“Where does this Anele stay?” I ask, standing up as they point towards Lizo’s home.
“Why didn’t he come with you?”
“Anele is our boy; he’s a good soccer player. He’s at practice.”
“Can you please tell him to come here with you tomorrow, at this time?” I ask, excited now for some sort of contact with Lizo. Even if it was through his brother it was something. The children look confused by my request.
“Whisper in his ear, OK? Tell him Siziwe told you to come,” I say, stressing the word ‘whisper’ to ensure the children know that no-one is to know that I sent them.
“The Siziwe? The beautiful Siziwe? Now, we see … he had boasted so many times about his brother’s girlfriend who is beautiful.”
“Don’t let anyone hear you or see you come here, OK? Be careful.”
“Yes, sister!” they say, as they run off in the direction of Lizo’s house. I have no idea what I’m going to say to his brother tomorrow, but I know I can’t wait. A hundred questions run through my head.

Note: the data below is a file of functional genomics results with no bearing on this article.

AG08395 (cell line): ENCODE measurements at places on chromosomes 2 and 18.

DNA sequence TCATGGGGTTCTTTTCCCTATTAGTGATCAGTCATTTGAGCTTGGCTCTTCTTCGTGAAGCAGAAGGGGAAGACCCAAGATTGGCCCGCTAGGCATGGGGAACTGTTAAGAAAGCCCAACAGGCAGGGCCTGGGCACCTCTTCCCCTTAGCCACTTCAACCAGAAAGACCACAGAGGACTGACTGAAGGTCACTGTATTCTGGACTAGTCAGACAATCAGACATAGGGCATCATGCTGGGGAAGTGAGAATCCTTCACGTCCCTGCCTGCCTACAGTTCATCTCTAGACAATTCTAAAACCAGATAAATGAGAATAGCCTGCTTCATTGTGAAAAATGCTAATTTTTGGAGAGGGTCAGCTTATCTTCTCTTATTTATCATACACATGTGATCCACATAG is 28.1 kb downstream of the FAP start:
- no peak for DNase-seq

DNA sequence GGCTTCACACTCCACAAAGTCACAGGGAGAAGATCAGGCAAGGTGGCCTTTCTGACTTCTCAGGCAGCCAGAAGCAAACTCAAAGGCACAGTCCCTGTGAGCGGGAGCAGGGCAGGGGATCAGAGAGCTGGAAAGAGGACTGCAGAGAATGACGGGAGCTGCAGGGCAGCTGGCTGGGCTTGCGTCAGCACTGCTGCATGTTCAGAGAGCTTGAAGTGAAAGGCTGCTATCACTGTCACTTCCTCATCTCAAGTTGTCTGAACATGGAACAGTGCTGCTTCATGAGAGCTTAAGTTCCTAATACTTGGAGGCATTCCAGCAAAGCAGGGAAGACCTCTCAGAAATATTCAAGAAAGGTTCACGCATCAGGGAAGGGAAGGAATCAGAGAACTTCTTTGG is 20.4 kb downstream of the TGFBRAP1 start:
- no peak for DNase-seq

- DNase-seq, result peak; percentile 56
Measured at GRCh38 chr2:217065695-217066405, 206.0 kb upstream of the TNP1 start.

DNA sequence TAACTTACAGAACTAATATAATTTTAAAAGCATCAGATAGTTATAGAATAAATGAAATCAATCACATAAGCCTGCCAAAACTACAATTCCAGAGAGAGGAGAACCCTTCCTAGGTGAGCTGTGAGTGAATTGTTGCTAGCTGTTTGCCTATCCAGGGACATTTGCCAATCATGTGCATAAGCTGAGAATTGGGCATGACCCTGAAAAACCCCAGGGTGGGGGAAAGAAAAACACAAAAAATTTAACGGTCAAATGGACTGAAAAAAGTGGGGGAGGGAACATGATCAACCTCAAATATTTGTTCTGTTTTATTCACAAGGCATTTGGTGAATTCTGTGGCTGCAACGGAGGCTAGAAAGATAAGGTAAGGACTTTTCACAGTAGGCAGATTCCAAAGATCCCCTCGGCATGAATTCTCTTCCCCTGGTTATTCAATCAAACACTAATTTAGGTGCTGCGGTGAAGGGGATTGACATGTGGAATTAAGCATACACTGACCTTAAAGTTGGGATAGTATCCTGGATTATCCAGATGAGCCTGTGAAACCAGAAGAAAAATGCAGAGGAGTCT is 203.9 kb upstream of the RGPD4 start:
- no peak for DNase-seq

I stand up and shake the dead leaves off my clothes. I’m now ready to face my parents. I have to go home – so I can come back tomorrow. I start to walk towards my house, confident that tomorrow is going to be better than today.
“Yhuuu! Siziwe, my friend!” I hear someone call. It is Veli’s coarse voice.
“Veeeeeli!” I call excitedly as I run in her direction, opening my arms wide for a hug.
“Wow! We thought we’d never see you again.”
“Me too. Where is Thabie?” I ask, hoping to be reunited with my other friend.